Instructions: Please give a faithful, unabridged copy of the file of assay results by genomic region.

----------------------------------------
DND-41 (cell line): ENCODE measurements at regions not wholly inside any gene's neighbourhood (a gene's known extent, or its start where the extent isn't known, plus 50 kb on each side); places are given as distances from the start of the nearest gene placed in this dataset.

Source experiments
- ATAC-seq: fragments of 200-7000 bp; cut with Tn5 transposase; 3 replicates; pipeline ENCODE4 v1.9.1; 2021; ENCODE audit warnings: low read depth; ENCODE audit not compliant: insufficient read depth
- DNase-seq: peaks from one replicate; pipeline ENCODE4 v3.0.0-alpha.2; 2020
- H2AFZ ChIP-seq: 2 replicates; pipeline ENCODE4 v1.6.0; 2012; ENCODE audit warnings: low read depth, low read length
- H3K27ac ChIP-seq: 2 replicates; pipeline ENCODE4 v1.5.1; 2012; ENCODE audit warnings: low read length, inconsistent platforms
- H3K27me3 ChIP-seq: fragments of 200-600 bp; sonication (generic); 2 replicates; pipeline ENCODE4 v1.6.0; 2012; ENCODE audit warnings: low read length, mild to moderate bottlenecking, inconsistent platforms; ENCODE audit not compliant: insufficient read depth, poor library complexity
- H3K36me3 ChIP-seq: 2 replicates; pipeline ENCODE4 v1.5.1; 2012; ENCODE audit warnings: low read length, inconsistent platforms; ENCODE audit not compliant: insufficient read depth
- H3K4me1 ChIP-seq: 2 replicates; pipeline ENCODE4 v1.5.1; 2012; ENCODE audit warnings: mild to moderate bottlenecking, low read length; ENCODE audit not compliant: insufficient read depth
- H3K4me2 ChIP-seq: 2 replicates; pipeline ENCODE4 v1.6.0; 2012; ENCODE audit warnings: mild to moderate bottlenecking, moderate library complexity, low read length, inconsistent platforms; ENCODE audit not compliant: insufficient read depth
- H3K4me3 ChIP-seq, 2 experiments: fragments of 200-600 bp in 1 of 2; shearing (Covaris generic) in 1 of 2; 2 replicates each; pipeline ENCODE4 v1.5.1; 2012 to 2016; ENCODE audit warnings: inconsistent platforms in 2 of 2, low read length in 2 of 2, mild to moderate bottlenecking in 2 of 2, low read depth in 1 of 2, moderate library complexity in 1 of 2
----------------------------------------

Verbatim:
DND-41 (cell line): ENCODE measurements at regions not wholly inside any gene's neighbourhood (a gene's known extent, or its start where the extent isn't known, plus 50 kb on each side); places are given as distances from the start of the nearest gene placed in this dataset.

Source experiments
- ATAC-seq: fragments of 200-7000 bp; cut with Tn5 transposase; 3 replicates; pipeline ENCODE4 v1.9.1; 2021; ENCODE audit warnings: low read depth; ENCODE audit not compliant: insufficient read depth
- DNase-seq: peaks from one replicate; pipeline ENCODE4 v3.0.0-alpha.2; 2020
- H2AFZ ChIP-seq: 2 replicates; pipeline ENCODE4 v1.6.0; 2012; ENCODE audit warnings: low read depth, low read length
- H3K27ac ChIP-seq: 2 replicates; pipeline ENCODE4 v1.5.1; 2012; ENCODE audit warnings: low read length, inconsistent platforms
- H3K27me3 ChIP-seq: fragments of 200-600 bp; sonication (generic); 2 replicates; pipeline ENCODE4 v1.6.0; 2012; ENCODE audit warnings: low read length, mild to moderate bottlenecking, inconsistent platforms; ENCODE audit not compliant: insufficient read depth, poor library complexity
- H3K36me3 ChIP-seq: 2 replicates; pipeline ENCODE4 v1.5.1; 2012; ENCODE audit warnings: low read length, inconsistent platforms; ENCODE audit not compliant: insufficient read depth
- H3K4me1 ChIP-seq: 2 replicates; pipeline ENCODE4 v1.5.1; 2012; ENCODE audit warnings: mild to moderate bottlenecking, low read length; ENCODE audit not compliant: insufficient read depth
- H3K4me2 ChIP-seq: 2 replicates; pipeline ENCODE4 v1.6.0; 2012; ENCODE audit warnings: mild to moderate bottlenecking, moderate library complexity, low read length, inconsistent platforms; ENCODE audit not compliant: insufficient read depth
- H3K4me3 ChIP-seq, 2 experiments: fragments of 200-600 bp in 1 of 2; shearing (Covaris generic) in 1 of 2; 2 replicates each; pipeline ENCODE4 v1.5.1; 2012 to 2016; ENCODE audit warnings: inconsistent platforms in 2 of 2, low read length in 2 of 2, mild to moderate bottlenecking in 2 of 2, low read depth in 1 of 2, moderate library complexity in 1 of 2